NEWS17 October 2014

Scottish referendum’s lasting effect on political engagement

News UK

UK — More than a third of adults in Scotland are more likely to vote in future elections following the referendum despite low levels of trust in the party leaders, according to a survey by TNS.

In the poll of 993 over-16s, 37% said they were more likely to vote in the future. The young were the most energised by the vote; 55% of under-35s said they were more likely to vote, including 38% who said they were much more likely to do so.

And evidence of increased engagement goes beyond voting in elections. Just under a third ( 32%) said they were more likely to get involved in public debates about local or national issues in the future as a result of the debate and public discussion about the referendum, rising to 40% among those aged 16 to 34.

In spite of promises from the major UK parties, the Scottish National Party was the most widely trusted to deliver new powers for Scotland: 37% said they trusted the SNP against 15% for Labour, 8% for the Conservatives and 1% for the Liberal Democrats.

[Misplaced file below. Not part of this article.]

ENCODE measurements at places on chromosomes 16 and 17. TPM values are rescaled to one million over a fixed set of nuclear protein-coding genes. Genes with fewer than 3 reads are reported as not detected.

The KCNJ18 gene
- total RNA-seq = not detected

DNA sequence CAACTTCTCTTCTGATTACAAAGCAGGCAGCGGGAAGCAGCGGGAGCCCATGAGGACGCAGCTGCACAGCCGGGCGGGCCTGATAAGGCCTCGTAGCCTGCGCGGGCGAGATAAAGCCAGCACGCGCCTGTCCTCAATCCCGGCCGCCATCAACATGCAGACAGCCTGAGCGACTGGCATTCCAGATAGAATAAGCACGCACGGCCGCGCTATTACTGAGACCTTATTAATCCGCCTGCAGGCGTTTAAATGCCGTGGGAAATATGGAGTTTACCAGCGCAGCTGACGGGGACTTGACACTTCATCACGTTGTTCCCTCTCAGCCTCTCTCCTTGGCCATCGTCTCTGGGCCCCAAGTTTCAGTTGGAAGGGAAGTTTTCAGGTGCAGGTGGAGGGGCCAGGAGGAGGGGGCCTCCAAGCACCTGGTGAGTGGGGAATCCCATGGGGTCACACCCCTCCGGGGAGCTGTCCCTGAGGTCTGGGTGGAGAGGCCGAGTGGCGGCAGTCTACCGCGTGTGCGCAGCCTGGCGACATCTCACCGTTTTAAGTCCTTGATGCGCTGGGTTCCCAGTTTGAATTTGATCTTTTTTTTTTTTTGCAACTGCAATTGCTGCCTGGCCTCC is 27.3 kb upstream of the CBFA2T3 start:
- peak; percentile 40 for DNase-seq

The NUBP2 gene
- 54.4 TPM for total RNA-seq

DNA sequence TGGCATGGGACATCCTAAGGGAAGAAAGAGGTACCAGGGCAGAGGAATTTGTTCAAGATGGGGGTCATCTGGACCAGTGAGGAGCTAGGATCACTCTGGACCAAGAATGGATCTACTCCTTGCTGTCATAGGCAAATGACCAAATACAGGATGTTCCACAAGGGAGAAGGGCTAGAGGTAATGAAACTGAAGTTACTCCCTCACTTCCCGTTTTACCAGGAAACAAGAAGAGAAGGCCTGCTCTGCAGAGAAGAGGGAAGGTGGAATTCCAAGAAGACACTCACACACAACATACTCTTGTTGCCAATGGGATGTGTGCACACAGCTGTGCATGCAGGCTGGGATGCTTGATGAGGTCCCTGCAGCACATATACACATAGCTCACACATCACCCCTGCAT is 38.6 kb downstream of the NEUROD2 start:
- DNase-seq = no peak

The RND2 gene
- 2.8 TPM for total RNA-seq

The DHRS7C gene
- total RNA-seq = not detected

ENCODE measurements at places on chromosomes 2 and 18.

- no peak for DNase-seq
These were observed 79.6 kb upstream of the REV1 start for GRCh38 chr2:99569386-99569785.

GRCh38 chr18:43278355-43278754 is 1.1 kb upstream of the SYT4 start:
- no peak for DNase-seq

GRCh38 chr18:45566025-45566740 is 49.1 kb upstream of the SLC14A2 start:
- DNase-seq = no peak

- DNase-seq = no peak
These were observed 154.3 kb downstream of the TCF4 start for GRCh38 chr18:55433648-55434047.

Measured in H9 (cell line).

A quarter of those surveyed said they did not trust any party to deliver on more powers.

Tom Costley, head of TNS Scotland, said: “This is our first indication of the referendum effect – whether the remarkable turnout in that vote, and the high level of public engagement in the campaign, will carry on into future political campaigns and elections. The indication from the poll is that many people, and young people in particular, are energised to continue to take a more active part in political life.”

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